Water requirements are difficult to establish as they can vary by numerous factors, including but not limited to, a person’s weight, environment and activity level. Water recommendations are generally based on the amount of energy expended. For adults, 1.0 to 1.5 mL/kilocalorie expended will help the body maintain water equilibrium. This equates to two to three liters (approximately 68 to 100 ounces) for a 2,000-calorie diet. Another recommendation for water intake is one-half cup per 100 kilocalories expended, equating to 80 fluid ounces based on a 2,000-calorie diet. Adequate intake levels for males are listed at 3.7 liters per day and 2.7 liters per day for females.Beverages supply about 75-80% of the daily amount, while the remaining 20-25% comes from the water within food products. Water can also be produced in the body through metabolic reactions, but this amount is less than what is found in the food and water sources. Water should be consumed throughout the day in regular intervals, as thirst can be an unreliable method of determining the amount of water the body needs.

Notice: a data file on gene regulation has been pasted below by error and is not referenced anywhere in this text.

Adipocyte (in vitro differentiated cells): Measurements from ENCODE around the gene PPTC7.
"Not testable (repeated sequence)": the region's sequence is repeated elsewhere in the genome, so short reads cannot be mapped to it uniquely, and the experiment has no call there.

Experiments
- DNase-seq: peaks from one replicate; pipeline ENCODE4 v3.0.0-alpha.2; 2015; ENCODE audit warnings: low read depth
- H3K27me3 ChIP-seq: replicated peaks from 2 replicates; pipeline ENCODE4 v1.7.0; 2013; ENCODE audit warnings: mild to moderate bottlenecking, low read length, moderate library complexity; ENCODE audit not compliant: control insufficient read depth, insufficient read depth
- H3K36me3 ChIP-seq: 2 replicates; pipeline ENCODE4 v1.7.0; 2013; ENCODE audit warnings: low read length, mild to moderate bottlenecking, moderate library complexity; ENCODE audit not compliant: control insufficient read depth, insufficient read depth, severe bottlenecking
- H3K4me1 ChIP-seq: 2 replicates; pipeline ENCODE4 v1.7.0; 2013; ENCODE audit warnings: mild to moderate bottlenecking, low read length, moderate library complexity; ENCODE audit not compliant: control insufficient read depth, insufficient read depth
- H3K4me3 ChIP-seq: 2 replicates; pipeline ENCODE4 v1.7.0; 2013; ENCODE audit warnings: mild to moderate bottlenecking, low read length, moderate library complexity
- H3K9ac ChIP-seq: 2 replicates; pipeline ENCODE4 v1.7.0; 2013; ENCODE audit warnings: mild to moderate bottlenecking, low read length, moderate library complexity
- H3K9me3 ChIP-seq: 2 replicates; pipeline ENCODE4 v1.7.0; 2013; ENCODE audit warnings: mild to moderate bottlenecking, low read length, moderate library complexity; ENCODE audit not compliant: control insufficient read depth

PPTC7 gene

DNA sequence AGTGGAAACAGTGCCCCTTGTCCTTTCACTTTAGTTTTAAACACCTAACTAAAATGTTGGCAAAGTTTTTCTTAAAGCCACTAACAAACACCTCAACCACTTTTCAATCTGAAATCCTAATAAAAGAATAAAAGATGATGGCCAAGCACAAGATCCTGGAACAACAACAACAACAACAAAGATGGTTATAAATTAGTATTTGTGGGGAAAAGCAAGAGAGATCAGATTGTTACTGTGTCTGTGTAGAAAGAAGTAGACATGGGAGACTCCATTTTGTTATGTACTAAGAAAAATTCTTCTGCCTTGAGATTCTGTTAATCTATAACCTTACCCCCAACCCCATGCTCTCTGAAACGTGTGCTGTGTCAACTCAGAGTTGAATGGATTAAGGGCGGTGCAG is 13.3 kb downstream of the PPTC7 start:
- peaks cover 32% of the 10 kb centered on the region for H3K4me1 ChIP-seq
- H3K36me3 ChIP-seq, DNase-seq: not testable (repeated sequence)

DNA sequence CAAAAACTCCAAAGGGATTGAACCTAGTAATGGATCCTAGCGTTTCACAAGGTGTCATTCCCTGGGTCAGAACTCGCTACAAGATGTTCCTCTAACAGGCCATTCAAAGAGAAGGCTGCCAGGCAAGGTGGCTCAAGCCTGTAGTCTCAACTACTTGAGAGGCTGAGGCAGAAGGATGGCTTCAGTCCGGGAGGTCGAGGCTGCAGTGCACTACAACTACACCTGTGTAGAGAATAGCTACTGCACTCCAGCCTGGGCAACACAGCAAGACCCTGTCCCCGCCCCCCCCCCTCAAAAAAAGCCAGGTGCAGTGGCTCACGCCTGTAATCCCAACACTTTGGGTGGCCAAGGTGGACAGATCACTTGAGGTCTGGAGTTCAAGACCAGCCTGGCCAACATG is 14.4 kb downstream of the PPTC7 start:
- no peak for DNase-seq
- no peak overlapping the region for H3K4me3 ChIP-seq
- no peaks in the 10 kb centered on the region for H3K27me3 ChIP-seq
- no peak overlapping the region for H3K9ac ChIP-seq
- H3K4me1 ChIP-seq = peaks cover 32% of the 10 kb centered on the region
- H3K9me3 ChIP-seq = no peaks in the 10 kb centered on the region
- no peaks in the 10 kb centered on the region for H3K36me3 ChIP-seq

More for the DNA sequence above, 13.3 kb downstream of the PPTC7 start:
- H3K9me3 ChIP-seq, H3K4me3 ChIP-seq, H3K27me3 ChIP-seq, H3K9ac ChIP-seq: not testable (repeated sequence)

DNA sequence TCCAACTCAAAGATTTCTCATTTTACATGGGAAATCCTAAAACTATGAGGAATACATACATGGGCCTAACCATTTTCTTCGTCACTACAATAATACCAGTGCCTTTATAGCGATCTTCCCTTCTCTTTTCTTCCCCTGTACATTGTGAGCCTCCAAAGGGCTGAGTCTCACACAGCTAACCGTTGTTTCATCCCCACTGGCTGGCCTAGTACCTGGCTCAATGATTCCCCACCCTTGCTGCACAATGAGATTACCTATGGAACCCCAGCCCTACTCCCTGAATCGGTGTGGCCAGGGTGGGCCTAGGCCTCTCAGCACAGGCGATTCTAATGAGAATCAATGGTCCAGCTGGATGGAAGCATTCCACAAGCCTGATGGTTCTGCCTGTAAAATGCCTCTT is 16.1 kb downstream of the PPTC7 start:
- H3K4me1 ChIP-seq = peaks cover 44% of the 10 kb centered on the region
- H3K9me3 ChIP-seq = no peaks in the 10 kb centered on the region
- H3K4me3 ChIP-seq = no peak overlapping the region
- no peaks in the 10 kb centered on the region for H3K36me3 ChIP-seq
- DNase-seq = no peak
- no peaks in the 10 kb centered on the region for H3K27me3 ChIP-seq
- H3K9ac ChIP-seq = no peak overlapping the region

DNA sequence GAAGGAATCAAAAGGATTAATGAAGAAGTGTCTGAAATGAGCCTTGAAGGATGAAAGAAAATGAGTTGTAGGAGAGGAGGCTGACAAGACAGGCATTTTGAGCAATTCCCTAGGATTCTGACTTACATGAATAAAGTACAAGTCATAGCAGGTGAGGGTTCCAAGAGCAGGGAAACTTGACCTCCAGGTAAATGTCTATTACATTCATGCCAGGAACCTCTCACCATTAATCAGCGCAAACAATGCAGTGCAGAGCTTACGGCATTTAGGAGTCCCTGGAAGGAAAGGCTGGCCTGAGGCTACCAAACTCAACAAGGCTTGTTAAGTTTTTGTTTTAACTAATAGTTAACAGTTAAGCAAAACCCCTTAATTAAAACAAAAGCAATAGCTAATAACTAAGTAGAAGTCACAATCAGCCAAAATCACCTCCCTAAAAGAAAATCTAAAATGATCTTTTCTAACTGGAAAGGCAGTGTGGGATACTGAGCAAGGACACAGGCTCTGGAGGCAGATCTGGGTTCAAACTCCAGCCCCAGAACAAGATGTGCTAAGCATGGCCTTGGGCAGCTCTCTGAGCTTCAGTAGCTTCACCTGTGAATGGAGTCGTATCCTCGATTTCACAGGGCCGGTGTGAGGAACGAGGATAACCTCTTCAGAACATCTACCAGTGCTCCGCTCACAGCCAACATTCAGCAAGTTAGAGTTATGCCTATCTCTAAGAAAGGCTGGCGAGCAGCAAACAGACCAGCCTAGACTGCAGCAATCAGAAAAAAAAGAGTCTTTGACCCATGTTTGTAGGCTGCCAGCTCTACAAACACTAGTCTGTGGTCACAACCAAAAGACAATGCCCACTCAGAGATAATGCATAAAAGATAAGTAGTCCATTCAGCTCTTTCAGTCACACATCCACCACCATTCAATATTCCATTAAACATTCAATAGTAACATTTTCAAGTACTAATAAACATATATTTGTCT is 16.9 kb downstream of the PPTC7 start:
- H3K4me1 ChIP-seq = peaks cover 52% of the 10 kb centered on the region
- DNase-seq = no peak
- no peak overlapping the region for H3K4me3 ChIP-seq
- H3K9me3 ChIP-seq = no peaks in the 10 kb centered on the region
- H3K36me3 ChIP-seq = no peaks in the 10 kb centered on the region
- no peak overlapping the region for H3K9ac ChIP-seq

Dehydration happens when the body’s water content falls below adequate levels. This can happen naturally when the body expels water at higher rates than the rate at which an individual takes in water. For example, water is naturally expelled from the body through the kidneys and the gastrointestinal tract by excretion. It is also expelled through the skin as perspiration, as well as through the lungs as exhalation. Some individuals should be more conscious of their water balance, as they may at a higher risk for dehydration. This group includes the elderly, as they have a poor thirst response, as well as infants, as they are prone to frequent diarrhea and vomiting. Certain illnesses, such as the flu or a bacterial infection can cause one to expel more water than normal as a result of fever and/or diarrhea. Thus, an individual should consume more water to maintain a healthy balance of fluids in the body. The following chart outlines the effects of dehydration as water levels, represented by body weight percentage, decreases.